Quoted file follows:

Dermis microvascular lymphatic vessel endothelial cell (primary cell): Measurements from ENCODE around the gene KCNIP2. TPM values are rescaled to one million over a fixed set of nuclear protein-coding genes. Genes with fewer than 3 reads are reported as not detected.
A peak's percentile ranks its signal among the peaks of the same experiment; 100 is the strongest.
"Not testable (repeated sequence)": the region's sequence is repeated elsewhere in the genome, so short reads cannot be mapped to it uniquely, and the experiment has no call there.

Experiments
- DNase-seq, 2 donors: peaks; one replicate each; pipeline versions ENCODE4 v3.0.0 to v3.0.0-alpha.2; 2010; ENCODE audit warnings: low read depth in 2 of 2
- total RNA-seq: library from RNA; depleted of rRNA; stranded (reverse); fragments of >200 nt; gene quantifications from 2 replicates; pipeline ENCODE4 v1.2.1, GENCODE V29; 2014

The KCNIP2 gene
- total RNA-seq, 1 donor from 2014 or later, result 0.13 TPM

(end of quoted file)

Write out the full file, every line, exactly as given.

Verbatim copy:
Dermis microvascular lymphatic vessel endothelial cell (primary cell): Measurements from ENCODE around the gene KCNIP2. TPM values are rescaled to one million over a fixed set of nuclear protein-coding genes. Genes with fewer than 3 reads are reported as not detected.
A peak's percentile ranks its signal among the peaks of the same experiment; 100 is the strongest.
"Not testable (repeated sequence)": the region's sequence is repeated elsewhere in the genome, so short reads cannot be mapped to it uniquely, and the experiment has no call there.

Experiments
- DNase-seq, 2 donors: peaks; one replicate each; pipeline versions ENCODE4 v3.0.0 to v3.0.0-alpha.2; 2010; ENCODE audit warnings: low read depth in 2 of 2
- total RNA-seq: library from RNA; depleted of rRNA; stranded (reverse); fragments of >200 nt; gene quantifications from 2 replicates; pipeline ENCODE4 v1.2.1, GENCODE V29; 2014

The KCNIP2 gene
- total RNA-seq, 1 donor from 2014 or later, result 0.13 TPM